How Can Adults Keep Kids Safe Around Water? | Kids VT | Seven Days | Vermont's Independent Voice

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How Can Adults Keep Kids Safe Around Water?

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Published July 31, 2018 at 10:00 a.m.

Dr. Lewis First
  • Dr. Lewis First

Splashing around in pools, lakes, rivers and swimming holes is one of the best parts of summer in Vermont. Swimming is great exercise for kids — and lots of fun, too — but it requires vigilance on the part of adults. On average, about 800 kids die from drowning nationwide each year, making it the second leading cause of death, after motor vehicle crashes, for children ages 1 to 4, according to the U.S. Centers for Disease Control and Prevention. Three out of four kids who drown were missing or left alone for less than five minutes, the CDC reports.

Dr. Lewis First, chief of pediatrics at University of Vermont Children's Hospital, offers advice for keeping kids healthy and safe around water.

KIDS VT: What does drowning look like?

LEWIS FIRST: It's a silent killer. It can just take a few seconds for a child or teen to drown. The head will appear low in the water, with the mouth at water level, eyes glassy and the child not responsive or moving their arms or legs. They may be hyperventilating, gasping or trying to swim, but not making headway. Most of the time, however, you don't see that. As soon as water gets into their lungs, they try to breathe and they sink.

KVT: What are the best ways to prevent drowning?

LF: There are three factors we can address: lack of swimming ability; lack of protective barriers around pools, such as gates and fences; and, most importantly, lack of close supervision. All children over the age of 4 should learn how to swim in classes that adhere to American Red Cross guidelines. For children ages 1 to 4, swim lessons may reduce, but not eliminate, the risk of drowning.

KVT: What about infants?

LF: Infants can be in a pool with an adult, but there's no evidence that swim lessons will prevent a child this young from sinking or drowning. Infants can experience water poisoning from swallowing too much water, which can cause seizures. And, because babies are so small, they can cool down very quickly and experience hypothermia, so bringing infants into a pool to get used to the water is not a good idea.

KVT: What about kids who can't swim?

LF: Any child who cannot swim who's in a pool should wear a U.S. Coast Guard-approved personal floatation device. Kids under 5 should wear one with a neck collar that automatically keeps their head above water. Putting a child in water wings, or on an inner tube, pool toy or raft doesn't "waterproof" the child. Adults should provide arms-length supervision for any child who cannot swim.

Even older kids [who can swim], including teens, should be under direct supervision if they're not with a swim buddy. That means the adult is not looking at a cellphone, reading a magazine or talking to friends. Someone should have his or her eyes on the swimmers at all times. Have a cellphone on hand in case something goes wrong and you need to call 911. Finally, anyone supervising kids who are swimming should know CPR.

KVT: What is shallow water blackout?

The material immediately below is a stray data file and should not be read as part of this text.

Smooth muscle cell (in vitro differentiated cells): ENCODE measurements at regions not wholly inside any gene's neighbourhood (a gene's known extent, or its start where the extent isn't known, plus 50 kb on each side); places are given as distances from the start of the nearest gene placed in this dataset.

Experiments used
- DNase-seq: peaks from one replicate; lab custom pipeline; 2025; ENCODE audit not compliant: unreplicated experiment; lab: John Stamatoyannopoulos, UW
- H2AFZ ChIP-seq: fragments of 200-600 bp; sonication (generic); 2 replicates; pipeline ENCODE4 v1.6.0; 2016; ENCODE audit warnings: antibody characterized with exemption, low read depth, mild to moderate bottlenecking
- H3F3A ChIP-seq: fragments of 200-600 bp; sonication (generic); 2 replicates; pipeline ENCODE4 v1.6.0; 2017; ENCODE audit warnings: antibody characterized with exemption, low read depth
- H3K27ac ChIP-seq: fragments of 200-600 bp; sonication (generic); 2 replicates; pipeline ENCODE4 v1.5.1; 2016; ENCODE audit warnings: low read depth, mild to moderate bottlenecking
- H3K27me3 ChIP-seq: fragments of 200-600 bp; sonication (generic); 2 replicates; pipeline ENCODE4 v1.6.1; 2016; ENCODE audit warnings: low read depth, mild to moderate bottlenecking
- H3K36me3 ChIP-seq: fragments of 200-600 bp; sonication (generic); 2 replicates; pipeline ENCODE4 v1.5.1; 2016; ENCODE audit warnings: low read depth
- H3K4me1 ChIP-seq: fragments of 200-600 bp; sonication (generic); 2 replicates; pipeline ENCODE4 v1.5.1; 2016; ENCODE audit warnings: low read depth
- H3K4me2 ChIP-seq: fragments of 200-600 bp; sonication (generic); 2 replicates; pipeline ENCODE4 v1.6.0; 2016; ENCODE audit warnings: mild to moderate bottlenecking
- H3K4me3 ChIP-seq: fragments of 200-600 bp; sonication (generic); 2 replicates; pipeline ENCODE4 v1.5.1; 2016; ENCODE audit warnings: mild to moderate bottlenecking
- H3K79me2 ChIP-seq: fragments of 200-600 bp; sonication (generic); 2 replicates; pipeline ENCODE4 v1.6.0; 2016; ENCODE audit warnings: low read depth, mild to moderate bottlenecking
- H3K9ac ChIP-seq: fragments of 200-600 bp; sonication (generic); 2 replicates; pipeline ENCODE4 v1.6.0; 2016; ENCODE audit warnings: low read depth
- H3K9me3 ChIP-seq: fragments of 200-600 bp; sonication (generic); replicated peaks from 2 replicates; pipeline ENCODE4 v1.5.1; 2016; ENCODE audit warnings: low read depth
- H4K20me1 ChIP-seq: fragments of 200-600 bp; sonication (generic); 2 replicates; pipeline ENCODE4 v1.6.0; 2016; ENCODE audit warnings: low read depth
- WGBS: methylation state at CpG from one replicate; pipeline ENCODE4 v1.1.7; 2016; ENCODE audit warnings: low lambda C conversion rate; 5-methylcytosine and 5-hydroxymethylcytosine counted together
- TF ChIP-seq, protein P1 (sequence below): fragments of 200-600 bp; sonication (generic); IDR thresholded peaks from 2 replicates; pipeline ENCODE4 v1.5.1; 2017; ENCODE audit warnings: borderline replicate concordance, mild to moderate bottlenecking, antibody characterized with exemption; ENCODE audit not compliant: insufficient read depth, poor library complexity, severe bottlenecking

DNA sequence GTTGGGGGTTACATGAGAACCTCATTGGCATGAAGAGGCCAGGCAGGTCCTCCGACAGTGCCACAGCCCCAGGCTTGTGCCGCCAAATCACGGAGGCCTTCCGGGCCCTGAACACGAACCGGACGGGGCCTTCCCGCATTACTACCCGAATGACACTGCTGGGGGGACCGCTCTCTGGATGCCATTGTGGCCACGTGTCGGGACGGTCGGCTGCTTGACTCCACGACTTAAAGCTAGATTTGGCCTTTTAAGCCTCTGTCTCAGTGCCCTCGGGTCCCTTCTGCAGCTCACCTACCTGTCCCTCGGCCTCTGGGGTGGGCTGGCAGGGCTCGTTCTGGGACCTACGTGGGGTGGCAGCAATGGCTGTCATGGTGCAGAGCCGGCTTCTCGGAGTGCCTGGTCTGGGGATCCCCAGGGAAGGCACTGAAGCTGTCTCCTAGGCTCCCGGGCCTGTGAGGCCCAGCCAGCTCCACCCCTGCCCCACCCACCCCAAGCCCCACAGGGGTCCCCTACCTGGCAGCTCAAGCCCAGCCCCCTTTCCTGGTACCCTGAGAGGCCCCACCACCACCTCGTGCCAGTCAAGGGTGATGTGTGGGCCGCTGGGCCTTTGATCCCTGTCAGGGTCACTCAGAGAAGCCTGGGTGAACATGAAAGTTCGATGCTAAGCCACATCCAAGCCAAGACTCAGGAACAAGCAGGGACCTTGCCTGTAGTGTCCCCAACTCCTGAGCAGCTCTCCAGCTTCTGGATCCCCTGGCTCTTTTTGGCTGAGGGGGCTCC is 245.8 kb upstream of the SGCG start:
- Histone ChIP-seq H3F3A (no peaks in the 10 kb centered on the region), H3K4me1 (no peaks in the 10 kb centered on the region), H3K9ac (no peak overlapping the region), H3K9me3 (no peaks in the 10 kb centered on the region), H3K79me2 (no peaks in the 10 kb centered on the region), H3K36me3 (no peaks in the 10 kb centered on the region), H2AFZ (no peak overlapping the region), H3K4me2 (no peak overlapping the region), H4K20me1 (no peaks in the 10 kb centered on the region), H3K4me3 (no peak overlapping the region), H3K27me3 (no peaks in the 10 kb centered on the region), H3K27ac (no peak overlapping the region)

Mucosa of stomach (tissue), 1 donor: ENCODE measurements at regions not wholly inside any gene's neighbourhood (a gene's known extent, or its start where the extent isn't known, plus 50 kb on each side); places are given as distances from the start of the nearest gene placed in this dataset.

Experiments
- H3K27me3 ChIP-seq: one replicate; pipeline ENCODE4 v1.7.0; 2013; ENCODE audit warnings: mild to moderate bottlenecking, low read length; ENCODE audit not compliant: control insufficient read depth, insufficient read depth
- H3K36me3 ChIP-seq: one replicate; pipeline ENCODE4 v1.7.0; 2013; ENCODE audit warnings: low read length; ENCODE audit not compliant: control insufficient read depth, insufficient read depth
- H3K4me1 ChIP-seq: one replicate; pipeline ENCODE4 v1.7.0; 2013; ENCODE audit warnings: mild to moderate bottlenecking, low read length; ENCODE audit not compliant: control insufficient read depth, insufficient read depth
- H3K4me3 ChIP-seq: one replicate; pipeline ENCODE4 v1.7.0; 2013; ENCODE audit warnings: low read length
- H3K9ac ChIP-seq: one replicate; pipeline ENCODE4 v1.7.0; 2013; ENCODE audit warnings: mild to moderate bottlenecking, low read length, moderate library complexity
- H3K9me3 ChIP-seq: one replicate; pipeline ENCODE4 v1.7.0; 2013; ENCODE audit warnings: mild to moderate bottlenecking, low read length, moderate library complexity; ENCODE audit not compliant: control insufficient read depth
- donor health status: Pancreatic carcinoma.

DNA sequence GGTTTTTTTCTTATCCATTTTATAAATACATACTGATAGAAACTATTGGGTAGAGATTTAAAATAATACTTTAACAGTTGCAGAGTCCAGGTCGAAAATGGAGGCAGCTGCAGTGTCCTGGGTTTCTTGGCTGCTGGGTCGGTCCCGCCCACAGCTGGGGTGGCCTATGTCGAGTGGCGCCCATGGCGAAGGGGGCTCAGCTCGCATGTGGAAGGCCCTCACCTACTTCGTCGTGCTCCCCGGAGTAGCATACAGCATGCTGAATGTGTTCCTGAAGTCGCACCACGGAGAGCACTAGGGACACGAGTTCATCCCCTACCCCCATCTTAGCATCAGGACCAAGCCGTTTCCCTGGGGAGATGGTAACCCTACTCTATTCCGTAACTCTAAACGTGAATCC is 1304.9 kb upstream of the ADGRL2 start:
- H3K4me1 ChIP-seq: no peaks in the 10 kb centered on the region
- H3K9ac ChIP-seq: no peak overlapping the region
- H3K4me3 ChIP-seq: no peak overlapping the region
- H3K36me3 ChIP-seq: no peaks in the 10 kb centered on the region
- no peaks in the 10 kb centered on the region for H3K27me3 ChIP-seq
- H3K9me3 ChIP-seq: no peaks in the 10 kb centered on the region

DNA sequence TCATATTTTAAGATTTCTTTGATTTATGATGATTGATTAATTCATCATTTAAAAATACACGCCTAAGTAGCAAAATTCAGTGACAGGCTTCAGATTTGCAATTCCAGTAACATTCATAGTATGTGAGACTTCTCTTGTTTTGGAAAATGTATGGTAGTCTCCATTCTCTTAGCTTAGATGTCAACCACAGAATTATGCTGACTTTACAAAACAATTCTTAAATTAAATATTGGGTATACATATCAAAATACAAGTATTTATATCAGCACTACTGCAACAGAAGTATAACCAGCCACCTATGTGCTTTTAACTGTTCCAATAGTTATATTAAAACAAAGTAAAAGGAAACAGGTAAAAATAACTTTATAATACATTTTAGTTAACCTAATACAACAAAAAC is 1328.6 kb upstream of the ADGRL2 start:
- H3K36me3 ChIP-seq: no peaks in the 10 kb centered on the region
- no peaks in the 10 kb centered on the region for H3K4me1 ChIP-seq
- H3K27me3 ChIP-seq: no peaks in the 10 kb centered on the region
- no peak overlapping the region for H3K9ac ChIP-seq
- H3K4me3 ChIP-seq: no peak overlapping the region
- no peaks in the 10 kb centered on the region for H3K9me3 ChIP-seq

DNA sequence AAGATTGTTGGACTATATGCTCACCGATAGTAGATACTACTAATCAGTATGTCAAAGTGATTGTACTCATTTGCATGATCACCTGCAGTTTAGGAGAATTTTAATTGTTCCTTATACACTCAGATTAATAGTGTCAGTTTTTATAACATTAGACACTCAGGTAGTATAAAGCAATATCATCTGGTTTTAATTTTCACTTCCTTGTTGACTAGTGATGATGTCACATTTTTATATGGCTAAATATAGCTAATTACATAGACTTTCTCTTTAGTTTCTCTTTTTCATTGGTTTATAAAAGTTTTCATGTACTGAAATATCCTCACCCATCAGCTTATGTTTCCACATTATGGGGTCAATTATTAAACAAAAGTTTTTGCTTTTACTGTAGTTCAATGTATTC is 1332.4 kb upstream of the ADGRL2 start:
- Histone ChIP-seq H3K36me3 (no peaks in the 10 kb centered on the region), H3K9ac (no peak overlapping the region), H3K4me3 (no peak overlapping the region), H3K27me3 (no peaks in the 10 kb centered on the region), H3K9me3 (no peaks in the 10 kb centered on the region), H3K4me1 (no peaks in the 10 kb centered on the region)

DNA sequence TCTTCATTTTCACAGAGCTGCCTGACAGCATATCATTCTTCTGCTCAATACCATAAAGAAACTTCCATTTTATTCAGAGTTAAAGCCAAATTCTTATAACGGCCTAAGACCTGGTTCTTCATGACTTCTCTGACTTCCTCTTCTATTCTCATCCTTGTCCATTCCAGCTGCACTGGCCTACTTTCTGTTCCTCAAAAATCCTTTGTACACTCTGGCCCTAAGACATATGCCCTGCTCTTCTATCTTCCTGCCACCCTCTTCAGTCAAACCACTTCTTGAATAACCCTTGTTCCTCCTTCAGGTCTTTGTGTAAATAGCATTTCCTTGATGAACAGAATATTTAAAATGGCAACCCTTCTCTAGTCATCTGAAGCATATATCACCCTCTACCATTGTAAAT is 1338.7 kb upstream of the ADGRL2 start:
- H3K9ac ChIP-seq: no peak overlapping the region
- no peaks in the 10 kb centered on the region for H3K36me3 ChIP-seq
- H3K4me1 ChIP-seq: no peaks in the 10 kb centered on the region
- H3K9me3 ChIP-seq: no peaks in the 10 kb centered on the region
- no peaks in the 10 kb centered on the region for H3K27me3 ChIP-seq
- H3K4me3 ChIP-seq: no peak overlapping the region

LF: Basically, it's a loss of consciousness due to hyperventilation, which reduces the body's desire to take a breath. For example, if kids are doing an underwater swimming contest and take big breaths beforehand, their carbon dioxide level can drop so low that they have no drive to breathe and can literally faint underwater, open their mouth and drown. Generally, shallow water blackout occurs in water that's less than 16 feet deep, and some studies suggest it may be responsible for more than 50 percent of all drownings. To prevent it, kids shouldn't run around the pool before jumping in or have underwater breath-holding competitions.

KVT: What are the risks of swimming in natural bodies of water?

LF: Children should be taught to never drink that water or put it in their mouths. Most problems associated with swimming in natural bodies of water are gastrointestinal — nausea, vomiting, diarrhea — and occur several days later. Also, there may be pollutants that irritate the skin, eyes, ears and respiratory tract. Kids should avoid water that's discolored or has algae blooms. Blue-green algae emits toxins that can be swallowed, inhaled or absorbed through the skin and can affect the nervous and respiratory systems. And, avoid rivers and swimming holes in the days following heavy rains because of the dangers of rushing water, debris and pollutants.

KVT: What are other risks associated with swimming holes?

LF: Swimming holes often have unknown currents that can trap kids underwater. Kids can injure themselves by diving into water that's shallow or has hidden underwater hazards. There may be rocks and debris on the bottom, so it's advisable to wear water shoes or sandals. Also, swimmers should avoid swimming near or climbing on waterfalls, which can trap people underwater. Never choose a swimming spot where you hear loud rushing water. Finally, whenever you're swimming in natural bodies of water, bring along a rope to throw to a struggling swimmer in case of emergency. If someone is struggling, you don't want to wade or swim into a dangerous current to help.

This article was originally published in Seven Days' monthly parenting magazine, Kids VT.

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